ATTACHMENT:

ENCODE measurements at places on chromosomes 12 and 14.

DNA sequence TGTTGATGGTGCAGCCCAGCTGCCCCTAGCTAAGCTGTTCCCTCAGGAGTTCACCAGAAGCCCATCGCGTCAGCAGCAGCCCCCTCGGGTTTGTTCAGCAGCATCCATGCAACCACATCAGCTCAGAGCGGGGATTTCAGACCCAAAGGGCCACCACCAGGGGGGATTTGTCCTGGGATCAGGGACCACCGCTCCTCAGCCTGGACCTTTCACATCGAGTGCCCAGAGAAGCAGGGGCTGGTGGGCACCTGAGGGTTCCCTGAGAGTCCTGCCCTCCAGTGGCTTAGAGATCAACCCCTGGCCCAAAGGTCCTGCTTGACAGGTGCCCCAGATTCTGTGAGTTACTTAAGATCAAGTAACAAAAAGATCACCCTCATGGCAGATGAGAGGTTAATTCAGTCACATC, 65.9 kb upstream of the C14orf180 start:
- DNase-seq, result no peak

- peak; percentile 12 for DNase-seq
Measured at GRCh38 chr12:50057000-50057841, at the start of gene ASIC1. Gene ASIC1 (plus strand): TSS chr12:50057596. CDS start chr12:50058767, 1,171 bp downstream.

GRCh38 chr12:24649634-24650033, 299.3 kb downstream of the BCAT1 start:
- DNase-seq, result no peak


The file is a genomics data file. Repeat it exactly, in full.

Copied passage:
ENCODE measurements at places on chromosomes 12 and 14.

DNA sequence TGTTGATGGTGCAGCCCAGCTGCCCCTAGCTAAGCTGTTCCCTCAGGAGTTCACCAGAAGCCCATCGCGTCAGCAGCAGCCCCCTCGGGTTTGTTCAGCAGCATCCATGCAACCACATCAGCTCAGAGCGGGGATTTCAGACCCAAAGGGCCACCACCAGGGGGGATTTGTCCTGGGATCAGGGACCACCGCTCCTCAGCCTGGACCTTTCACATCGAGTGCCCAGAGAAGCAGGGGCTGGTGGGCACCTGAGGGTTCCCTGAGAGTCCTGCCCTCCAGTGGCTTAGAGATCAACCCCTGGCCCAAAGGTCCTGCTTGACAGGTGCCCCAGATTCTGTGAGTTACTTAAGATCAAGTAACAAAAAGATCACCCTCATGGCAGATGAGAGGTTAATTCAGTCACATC, 65.9 kb upstream of the C14orf180 start:
- DNase-seq, result no peak

- peak; percentile 12 for DNase-seq
Measured at GRCh38 chr12:50057000-50057841, at the start of gene ASIC1. Gene ASIC1 (plus strand): TSS chr12:50057596. CDS start chr12:50058767, 1,171 bp downstream.

GRCh38 chr12:24649634-24650033, 299.3 kb downstream of the BCAT1 start:
- DNase-seq, result no peak